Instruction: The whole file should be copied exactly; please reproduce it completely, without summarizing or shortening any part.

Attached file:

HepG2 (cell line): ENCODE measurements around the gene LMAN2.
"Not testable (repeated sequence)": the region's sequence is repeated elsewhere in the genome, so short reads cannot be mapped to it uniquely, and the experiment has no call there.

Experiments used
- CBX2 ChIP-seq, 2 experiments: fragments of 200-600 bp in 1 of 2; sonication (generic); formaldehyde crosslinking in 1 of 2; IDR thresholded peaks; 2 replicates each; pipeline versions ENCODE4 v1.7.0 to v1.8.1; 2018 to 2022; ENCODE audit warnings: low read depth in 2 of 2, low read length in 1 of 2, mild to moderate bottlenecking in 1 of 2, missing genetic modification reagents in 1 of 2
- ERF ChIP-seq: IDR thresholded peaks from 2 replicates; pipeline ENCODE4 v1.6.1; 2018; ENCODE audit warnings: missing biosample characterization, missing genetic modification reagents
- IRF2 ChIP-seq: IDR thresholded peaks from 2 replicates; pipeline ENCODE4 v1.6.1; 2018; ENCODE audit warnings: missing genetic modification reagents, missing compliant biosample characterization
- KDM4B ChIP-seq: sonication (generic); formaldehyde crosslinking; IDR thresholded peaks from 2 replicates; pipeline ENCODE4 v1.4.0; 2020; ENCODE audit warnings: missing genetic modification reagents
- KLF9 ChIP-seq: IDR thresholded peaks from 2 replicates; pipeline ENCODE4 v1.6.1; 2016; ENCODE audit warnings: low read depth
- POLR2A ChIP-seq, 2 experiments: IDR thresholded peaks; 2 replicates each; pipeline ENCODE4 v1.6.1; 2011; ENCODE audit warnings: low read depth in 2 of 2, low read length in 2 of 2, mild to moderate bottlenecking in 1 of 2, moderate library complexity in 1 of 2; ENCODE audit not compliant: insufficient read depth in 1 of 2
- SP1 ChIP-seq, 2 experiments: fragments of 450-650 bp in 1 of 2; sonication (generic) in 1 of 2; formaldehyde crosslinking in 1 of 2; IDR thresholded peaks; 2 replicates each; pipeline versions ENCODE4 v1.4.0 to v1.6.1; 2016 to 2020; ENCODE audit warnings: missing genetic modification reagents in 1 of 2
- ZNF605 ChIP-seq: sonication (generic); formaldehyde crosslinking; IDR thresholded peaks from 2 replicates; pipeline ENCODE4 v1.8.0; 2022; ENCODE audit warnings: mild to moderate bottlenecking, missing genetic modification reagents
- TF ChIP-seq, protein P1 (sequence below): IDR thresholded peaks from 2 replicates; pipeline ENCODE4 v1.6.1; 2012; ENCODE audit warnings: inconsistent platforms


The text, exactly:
HepG2 (cell line): ENCODE measurements around the gene LMAN2.
"Not testable (repeated sequence)": the region's sequence is repeated elsewhere in the genome, so short reads cannot be mapped to it uniquely, and the experiment has no call there.

Experiments used
- CBX2 ChIP-seq, 2 experiments: fragments of 200-600 bp in 1 of 2; sonication (generic); formaldehyde crosslinking in 1 of 2; IDR thresholded peaks; 2 replicates each; pipeline versions ENCODE4 v1.7.0 to v1.8.1; 2018 to 2022; ENCODE audit warnings: low read depth in 2 of 2, low read length in 1 of 2, mild to moderate bottlenecking in 1 of 2, missing genetic modification reagents in 1 of 2
- ERF ChIP-seq: IDR thresholded peaks from 2 replicates; pipeline ENCODE4 v1.6.1; 2018; ENCODE audit warnings: missing biosample characterization, missing genetic modification reagents
- IRF2 ChIP-seq: IDR thresholded peaks from 2 replicates; pipeline ENCODE4 v1.6.1; 2018; ENCODE audit warnings: missing genetic modification reagents, missing compliant biosample characterization
- KDM4B ChIP-seq: sonication (generic); formaldehyde crosslinking; IDR thresholded peaks from 2 replicates; pipeline ENCODE4 v1.4.0; 2020; ENCODE audit warnings: missing genetic modification reagents
- KLF9 ChIP-seq: IDR thresholded peaks from 2 replicates; pipeline ENCODE4 v1.6.1; 2016; ENCODE audit warnings: low read depth
- POLR2A ChIP-seq, 2 experiments: IDR thresholded peaks; 2 replicates each; pipeline ENCODE4 v1.6.1; 2011; ENCODE audit warnings: low read depth in 2 of 2, low read length in 2 of 2, mild to moderate bottlenecking in 1 of 2, moderate library complexity in 1 of 2; ENCODE audit not compliant: insufficient read depth in 1 of 2
- SP1 ChIP-seq, 2 experiments: fragments of 450-650 bp in 1 of 2; sonication (generic) in 1 of 2; formaldehyde crosslinking in 1 of 2; IDR thresholded peaks; 2 replicates each; pipeline versions ENCODE4 v1.4.0 to v1.6.1; 2016 to 2020; ENCODE audit warnings: missing genetic modification reagents in 1 of 2
- ZNF605 ChIP-seq: sonication (generic); formaldehyde crosslinking; IDR thresholded peaks from 2 replicates; pipeline ENCODE4 v1.8.0; 2022; ENCODE audit warnings: mild to moderate bottlenecking, missing genetic modification reagents
- TF ChIP-seq, protein P1 (sequence below): IDR thresholded peaks from 2 replicates; pipeline ENCODE4 v1.6.1; 2012; ENCODE audit warnings: inconsistent platforms